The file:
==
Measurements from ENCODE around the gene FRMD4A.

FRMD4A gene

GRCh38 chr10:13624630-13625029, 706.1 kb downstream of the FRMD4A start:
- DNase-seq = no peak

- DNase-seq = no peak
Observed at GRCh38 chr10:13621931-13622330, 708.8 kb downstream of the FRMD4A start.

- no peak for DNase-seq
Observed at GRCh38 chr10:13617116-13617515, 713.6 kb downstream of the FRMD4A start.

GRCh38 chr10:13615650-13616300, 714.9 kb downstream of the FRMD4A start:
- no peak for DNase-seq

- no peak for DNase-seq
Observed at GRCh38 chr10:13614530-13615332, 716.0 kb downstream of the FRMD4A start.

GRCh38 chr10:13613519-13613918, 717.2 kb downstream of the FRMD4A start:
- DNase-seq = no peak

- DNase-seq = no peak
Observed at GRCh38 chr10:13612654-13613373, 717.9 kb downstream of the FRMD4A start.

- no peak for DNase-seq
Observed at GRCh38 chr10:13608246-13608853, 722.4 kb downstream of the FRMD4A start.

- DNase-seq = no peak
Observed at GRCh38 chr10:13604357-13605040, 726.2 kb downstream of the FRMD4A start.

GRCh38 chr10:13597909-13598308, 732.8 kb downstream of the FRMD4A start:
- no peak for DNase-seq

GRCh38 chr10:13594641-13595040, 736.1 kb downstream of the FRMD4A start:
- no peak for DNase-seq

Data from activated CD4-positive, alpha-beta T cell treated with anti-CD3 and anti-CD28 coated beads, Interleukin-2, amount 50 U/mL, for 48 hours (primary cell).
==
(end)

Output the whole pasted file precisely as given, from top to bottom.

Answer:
Measurements from ENCODE around the gene FRMD4A.

FRMD4A gene

GRCh38 chr10:13624630-13625029, 706.1 kb downstream of the FRMD4A start:
- DNase-seq = no peak

- DNase-seq = no peak
Observed at GRCh38 chr10:13621931-13622330, 708.8 kb downstream of the FRMD4A start.

- no peak for DNase-seq
Observed at GRCh38 chr10:13617116-13617515, 713.6 kb downstream of the FRMD4A start.

GRCh38 chr10:13615650-13616300, 714.9 kb downstream of the FRMD4A start:
- no peak for DNase-seq

- no peak for DNase-seq
Observed at GRCh38 chr10:13614530-13615332, 716.0 kb downstream of the FRMD4A start.

GRCh38 chr10:13613519-13613918, 717.2 kb downstream of the FRMD4A start:
- DNase-seq = no peak

- DNase-seq = no peak
Observed at GRCh38 chr10:13612654-13613373, 717.9 kb downstream of the FRMD4A start.

- no peak for DNase-seq
Observed at GRCh38 chr10:13608246-13608853, 722.4 kb downstream of the FRMD4A start.

- DNase-seq = no peak
Observed at GRCh38 chr10:13604357-13605040, 726.2 kb downstream of the FRMD4A start.

GRCh38 chr10:13597909-13598308, 732.8 kb downstream of the FRMD4A start:
- no peak for DNase-seq

GRCh38 chr10:13594641-13595040, 736.1 kb downstream of the FRMD4A start:
- no peak for DNase-seq

Data from activated CD4-positive, alpha-beta T cell treated with anti-CD3 and anti-CD28 coated beads, Interleukin-2, amount 50 U/mL, for 48 hours (primary cell).